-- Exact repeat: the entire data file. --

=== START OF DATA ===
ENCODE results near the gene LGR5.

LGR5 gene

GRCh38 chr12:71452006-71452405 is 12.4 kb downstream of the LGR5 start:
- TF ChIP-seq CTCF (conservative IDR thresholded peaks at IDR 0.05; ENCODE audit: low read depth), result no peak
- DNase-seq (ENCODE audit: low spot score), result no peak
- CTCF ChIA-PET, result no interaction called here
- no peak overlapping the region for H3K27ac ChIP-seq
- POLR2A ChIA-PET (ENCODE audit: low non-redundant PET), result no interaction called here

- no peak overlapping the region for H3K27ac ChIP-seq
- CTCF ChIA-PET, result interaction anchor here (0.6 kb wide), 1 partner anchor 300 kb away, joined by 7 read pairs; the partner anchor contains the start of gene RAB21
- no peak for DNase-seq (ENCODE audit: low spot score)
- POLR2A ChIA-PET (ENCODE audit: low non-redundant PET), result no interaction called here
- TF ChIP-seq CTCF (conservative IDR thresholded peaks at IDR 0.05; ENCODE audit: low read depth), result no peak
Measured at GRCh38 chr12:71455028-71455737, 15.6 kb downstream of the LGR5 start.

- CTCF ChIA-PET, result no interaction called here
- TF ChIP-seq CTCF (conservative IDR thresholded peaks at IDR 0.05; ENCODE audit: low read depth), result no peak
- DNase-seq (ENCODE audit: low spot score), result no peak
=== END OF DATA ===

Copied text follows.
ENCODE results near the gene LGR5.

LGR5 gene

GRCh38 chr12:71452006-71452405 is 12.4 kb downstream of the LGR5 start:
- TF ChIP-seq CTCF (conservative IDR thresholded peaks at IDR 0.05; ENCODE audit: low read depth), result no peak
- DNase-seq (ENCODE audit: low spot score), result no peak
- CTCF ChIA-PET, result no interaction called here
- no peak overlapping the region for H3K27ac ChIP-seq
- POLR2A ChIA-PET (ENCODE audit: low non-redundant PET), result no interaction called here

- no peak overlapping the region for H3K27ac ChIP-seq
- CTCF ChIA-PET, result interaction anchor here (0.6 kb wide), 1 partner anchor 300 kb away, joined by 7 read pairs; the partner anchor contains the start of gene RAB21
- no peak for DNase-seq (ENCODE audit: low spot score)
- POLR2A ChIA-PET (ENCODE audit: low non-redundant PET), result no interaction called here
- TF ChIP-seq CTCF (conservative IDR thresholded peaks at IDR 0.05; ENCODE audit: low read depth), result no peak
Measured at GRCh38 chr12:71455028-71455737, 15.6 kb downstream of the LGR5 start.

- CTCF ChIA-PET, result no interaction called here
- TF ChIP-seq CTCF (conservative IDR thresholded peaks at IDR 0.05; ENCODE audit: low read depth), result no peak
- DNase-seq (ENCODE audit: low spot score), result no peak